In multi-threaded programs, calling std::exit() can cause your program to crash (because the thread calling std::exit() will cleanup static objects that may still be accessed by other threads). For this reason, C++ has introduced another pair of functions that work similarly to std::exit() and std::atexit() called std::quick_exit() and std::at_quick_exit(). std::quick_exit() terminates the program normally, but does not clean up static objects, and may or may not do other types of cleanup. std::at_quick_exit() performs the same role as std::atexit() for programs terminated with std::quick_exit().

std::abort and std::terminate

C++ contains two other halt-related functions.

The std::abort() function causes your program to terminate abnormally. Abnormal termination means the program had some kind of unusual runtime error and the program couldn’t continue to run. For example, trying to divide by 0 will result in an abnormal termination. std::abort() does not do any cleanup.

We will see cases later in this chapter (7.17 -- Assert and static_assert) where std::abort is called implicitly.

The std::terminate() function is typically used in conjunction with exceptions (we’ll cover exceptions in a later chapter). Although std::terminate can be called explicitly, it is more often called implicitly when an exception isn’t handled (and in a few other exception-related cases). By default, std::terminate() calls std::abort().

When should you use a halt?

The short answer is “almost never”. In C++, destroying local objects is an important part of C++ (particularly when we get into classes), and none of the above-mentioned functions clean up local variables. Exceptions are a better and safer mechanism for handling error cases.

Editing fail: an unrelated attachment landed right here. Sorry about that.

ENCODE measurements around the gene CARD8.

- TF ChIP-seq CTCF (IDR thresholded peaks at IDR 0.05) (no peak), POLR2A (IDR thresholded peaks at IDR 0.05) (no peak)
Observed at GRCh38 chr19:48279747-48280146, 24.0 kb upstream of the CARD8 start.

Best practice

Only use a halt if there is no safe way to return normally from the main function. If you haven’t disabled exceptions, prefer using exceptions for handling errors safely.


7.12 -- Introduction to testing your code
Index
7.10 -- Break and continue

15 comments to 7.11 — Halts (exiting your program early)

  • James C

    Rule at bottom should be a best practice

  • Andrus

    Reading the chapter I was wondering: "So what that it doesn't clean up?" and I was waiting for a explanation why the cleanup is needed and useful. Fortunately the few comments below clarified it. Might be good to add those examples to the chapter as well.

  • Tobito

    Can you add the code how to do clean up the local variabel?

  • Waldo Lemmer

    Wow, this is probably the messiest part of C++ that I've encountered thus far. Great explanation, though!

    Section "std::abort and std::terminate" ends with a stray "j".

  • J34NP3T3R

    so if the program is terminated explicitly, and doesn't do cleanups.

    what happens to the Global variables ?

    when you say cleanup() as in "code here to do any kind of cleanup required"
    do you mean manually destroy all variables used ? wouldn't that take a lot of work compare to letting C++ destroy them on its own ?

    • nascardriver

      Same thing as if the program crashed. All resources that your program held will remain occupied, unless/until the OS frees them.

      A common example are applications that open a port. If such an application doesn't exit cleanly, and you try to start it again, it will fail to start, because the port is still occupied by the remnants of the previous process. If you wait a minute or two, the OS will likely have noticed that something is wrong and it will have closed the port and it's usable again.

  • Here a question that might sounds silly but "One important note about calling std::exit() explicitly: std::exit() does not clean up any local variables" does that mean the allocated memory given to the program at execute time is not beeing released at the end of the program?(meaning some of the memory still being occupied by them even thought the program is done executing)" .

    • nascardriver

      Yes

      Operating systems typically clean up memory that was left behind, but you shouldn't rely on that. If you can exit by flowing off the end of `main`, do so.

  • Evrik

    Link (13.1 -- Input and output (I/O) streams) does not work

  • Herevei

    Found a mistake, section "std::abort and std::terminate":

    "We will see cases later in this chapter (link id=”5100″) where std::abort is called implicitly."

    Also, another one here, I think:

    "By default, std::terminate() calls std::abort().j"

    Thank you for your amazing course! Have a nice day and happy new year! :)